Two years, two short years; that’s all it took for The Gaslight Anthem to go from playing sweaty sold out gigs at the now defunct Manhattan branch of the Knitting Factory to headlining arguably the most famous theater in the United States – Radio City Music Hall. While a number of factors could be attributed to this meteoric rise in popularity, on Thursday night they proved that a bit of elbow grease and a humble attitude coupled with outstanding songs are all you need to reach your goals. Those songs, including many from their recently released third long player American Slang (Side One Dummy) were on display for the massive crowd of devotees.
Shortly after 9pm The Gaslight Anthem strolled out to their places on the massive Radio City stage. As they ripped into their first song, “High Lonesome”, off their anthem laced sophomore record The ’59 Sound, the crowd was beside itself not knowing the appropriate rules of concert engagement for a venue of this particular majesty. As the band plowed through a few more songs, their nerves began to settle and the crowd soon followed suit. By the time they got to their soulful title track of youth and loss, “The ’59 Sound”, the party hosted by these Jersey boys was in full swing. All the fist pumping and singing along made it clear that this crowd came from Springsteen’s New Jersey not Snookie’s. Gaslight’s fans are what singer Brian Fallon refers to as the “Jukebox Romeos” on the track “We Came to Dance”. They are working class romantics who aren’t afraid to scream every lyric while getting lost in the performance.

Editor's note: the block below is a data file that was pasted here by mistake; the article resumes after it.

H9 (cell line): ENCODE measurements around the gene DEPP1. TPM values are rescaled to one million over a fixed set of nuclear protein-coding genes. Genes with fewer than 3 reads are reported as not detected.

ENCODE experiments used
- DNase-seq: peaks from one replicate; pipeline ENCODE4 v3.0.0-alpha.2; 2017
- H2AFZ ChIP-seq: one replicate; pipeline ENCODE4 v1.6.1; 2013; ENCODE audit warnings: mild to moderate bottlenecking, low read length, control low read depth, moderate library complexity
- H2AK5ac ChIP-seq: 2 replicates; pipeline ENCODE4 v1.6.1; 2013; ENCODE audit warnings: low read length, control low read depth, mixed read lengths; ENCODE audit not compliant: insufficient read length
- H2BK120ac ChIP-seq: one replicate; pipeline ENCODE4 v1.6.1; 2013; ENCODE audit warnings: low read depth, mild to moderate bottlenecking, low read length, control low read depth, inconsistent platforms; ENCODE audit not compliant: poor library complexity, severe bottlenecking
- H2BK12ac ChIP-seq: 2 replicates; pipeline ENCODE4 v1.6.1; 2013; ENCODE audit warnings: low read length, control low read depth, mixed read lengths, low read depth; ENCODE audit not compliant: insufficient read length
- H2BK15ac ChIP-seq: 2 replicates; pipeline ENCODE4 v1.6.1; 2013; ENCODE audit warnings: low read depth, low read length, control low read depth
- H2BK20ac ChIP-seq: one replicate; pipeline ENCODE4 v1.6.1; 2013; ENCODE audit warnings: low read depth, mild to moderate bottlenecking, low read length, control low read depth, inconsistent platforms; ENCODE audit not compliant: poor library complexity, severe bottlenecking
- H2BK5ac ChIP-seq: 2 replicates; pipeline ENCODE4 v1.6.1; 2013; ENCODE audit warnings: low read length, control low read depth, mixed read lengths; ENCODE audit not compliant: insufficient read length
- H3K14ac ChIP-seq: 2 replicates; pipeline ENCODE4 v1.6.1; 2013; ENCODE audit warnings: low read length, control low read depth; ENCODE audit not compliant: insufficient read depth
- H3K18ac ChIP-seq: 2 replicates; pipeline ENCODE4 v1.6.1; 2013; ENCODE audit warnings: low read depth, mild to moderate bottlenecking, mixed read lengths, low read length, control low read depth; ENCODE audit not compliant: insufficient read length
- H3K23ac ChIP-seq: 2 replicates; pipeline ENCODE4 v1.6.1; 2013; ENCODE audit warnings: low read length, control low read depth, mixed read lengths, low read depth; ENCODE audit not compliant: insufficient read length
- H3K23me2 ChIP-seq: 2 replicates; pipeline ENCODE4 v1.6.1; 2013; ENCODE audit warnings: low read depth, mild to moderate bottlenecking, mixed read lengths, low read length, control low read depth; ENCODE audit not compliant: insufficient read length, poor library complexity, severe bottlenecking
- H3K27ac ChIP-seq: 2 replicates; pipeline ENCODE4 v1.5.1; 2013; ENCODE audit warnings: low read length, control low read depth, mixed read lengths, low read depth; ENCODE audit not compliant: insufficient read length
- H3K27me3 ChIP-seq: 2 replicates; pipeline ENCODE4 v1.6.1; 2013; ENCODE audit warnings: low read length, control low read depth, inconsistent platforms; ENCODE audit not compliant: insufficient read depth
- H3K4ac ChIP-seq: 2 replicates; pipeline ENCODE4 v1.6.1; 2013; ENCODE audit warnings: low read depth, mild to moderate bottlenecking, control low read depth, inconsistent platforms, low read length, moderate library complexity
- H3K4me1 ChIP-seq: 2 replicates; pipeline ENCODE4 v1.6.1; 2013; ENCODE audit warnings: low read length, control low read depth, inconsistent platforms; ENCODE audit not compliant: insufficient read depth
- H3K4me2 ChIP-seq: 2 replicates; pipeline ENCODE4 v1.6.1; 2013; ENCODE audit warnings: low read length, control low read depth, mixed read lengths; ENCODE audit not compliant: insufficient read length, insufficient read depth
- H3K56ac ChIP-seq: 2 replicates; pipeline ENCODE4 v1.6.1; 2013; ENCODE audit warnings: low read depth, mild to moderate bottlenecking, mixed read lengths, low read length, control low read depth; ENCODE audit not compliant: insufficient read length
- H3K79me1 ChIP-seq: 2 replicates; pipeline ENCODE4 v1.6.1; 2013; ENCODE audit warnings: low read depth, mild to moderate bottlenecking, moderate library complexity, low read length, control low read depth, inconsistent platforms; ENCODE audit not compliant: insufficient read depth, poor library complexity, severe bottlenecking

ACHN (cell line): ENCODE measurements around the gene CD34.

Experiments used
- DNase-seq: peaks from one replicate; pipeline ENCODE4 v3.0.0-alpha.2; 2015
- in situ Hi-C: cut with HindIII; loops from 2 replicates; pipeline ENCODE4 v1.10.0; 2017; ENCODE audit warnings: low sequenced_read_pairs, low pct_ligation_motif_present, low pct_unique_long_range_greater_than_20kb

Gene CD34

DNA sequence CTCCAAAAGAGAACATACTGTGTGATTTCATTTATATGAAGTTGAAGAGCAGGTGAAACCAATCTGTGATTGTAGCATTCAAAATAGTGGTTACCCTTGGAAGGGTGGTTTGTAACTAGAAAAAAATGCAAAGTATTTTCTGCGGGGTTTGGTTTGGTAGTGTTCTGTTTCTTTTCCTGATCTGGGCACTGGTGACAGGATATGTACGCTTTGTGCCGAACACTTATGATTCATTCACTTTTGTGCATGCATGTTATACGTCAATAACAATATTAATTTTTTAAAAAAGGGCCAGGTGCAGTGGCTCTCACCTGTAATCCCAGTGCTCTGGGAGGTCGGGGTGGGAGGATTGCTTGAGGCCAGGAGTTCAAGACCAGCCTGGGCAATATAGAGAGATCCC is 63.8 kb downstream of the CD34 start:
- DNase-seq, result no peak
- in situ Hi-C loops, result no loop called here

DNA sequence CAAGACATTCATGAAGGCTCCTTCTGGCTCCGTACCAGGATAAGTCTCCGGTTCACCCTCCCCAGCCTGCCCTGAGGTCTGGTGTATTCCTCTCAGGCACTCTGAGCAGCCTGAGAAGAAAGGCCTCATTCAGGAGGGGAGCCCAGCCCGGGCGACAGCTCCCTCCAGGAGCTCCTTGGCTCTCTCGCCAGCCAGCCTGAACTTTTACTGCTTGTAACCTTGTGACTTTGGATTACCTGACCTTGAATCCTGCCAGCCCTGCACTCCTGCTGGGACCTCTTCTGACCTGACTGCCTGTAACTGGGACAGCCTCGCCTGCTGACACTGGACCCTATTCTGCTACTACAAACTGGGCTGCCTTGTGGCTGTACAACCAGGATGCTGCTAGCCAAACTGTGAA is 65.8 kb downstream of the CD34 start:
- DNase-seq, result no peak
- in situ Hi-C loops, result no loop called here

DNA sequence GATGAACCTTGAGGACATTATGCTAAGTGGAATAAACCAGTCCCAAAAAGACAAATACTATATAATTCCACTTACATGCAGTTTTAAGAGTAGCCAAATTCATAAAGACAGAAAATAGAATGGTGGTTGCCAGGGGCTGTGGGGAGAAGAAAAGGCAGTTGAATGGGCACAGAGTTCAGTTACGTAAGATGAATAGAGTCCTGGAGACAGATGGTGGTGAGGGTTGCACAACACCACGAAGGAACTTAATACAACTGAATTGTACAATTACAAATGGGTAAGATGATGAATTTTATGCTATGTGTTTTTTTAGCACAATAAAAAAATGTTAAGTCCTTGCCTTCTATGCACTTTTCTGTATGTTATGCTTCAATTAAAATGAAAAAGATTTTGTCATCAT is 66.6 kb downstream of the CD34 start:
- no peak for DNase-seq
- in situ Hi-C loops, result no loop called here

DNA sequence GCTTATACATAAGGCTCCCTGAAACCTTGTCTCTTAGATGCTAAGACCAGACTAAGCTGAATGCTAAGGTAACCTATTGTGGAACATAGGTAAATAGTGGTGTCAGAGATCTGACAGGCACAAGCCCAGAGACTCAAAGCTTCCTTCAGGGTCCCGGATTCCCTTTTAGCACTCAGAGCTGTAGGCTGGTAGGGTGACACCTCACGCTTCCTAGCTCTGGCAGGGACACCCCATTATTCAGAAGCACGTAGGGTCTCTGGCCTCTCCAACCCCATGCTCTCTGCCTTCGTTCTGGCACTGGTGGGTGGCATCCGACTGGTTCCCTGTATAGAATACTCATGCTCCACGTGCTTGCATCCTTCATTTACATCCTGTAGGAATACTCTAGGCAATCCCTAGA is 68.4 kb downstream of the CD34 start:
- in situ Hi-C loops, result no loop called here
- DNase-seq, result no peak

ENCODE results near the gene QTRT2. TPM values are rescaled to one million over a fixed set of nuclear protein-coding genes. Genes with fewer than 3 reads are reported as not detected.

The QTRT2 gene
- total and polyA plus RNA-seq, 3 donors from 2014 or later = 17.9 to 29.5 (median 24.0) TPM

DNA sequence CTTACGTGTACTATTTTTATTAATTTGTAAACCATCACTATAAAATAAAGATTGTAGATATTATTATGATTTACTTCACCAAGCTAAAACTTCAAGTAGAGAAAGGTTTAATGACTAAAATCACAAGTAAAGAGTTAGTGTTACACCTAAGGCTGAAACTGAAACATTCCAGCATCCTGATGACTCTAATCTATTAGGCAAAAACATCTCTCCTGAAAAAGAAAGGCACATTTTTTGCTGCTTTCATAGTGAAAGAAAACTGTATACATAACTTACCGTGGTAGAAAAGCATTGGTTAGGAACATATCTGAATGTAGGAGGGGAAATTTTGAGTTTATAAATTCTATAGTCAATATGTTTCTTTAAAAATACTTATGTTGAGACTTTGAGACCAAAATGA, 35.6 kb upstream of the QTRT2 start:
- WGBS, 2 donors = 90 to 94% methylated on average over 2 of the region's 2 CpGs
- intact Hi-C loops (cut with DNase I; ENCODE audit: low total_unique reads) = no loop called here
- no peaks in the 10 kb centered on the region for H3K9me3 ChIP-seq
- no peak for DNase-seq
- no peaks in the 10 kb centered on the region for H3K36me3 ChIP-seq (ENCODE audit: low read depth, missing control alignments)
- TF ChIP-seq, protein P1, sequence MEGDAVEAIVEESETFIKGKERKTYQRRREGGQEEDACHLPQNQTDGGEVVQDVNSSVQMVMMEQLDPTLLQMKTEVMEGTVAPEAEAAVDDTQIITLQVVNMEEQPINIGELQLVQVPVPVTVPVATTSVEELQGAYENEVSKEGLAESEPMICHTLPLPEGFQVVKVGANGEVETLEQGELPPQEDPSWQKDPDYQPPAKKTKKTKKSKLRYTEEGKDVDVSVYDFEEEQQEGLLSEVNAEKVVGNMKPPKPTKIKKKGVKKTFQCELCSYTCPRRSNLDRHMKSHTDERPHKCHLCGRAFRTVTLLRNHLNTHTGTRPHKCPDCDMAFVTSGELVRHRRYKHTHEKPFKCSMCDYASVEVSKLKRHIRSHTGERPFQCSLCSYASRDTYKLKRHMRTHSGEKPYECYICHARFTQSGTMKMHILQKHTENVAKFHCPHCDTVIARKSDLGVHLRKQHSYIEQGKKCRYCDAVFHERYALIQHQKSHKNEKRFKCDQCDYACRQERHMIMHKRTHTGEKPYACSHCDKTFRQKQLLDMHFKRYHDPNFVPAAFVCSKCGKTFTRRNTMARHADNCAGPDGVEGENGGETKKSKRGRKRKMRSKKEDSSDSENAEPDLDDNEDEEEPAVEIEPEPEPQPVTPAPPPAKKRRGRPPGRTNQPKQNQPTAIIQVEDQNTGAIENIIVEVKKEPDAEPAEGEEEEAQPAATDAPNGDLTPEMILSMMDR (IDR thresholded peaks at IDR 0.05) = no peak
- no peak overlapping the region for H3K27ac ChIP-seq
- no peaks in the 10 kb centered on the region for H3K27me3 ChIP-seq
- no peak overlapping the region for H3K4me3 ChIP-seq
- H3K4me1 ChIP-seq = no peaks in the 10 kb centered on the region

The rest of the set was laced with jams that kept the frenzy peaked. The Gaslight Anthem doesn’t pen a song to simply fill a record or appease an executive. They create their art with intense passion and sincerity and it was on display when they closed their set with the solemn ballad “We Did It When We Were Young”. The band returned to the stage amidst an ocean of emotive fans who appreciated the moment with the same genuine happiness as the band. Their final song “Backseats”, served as closure for all the punks who made their way across the Hudson River; the anthem proved that Gaslight deserved their time on the historic stage and only they would determine when that time was up.
So maybe it was fitting that all these proletariat punks got invited to the temple of the performing arts to worship at the feet of their newest demigods. While the rabid fan base may lack the financial security to see all the concerts at Radio City, it’s clear that when they get invited to the dance, they know the magnitude of the opportunity and take full advantage of all it has to offer.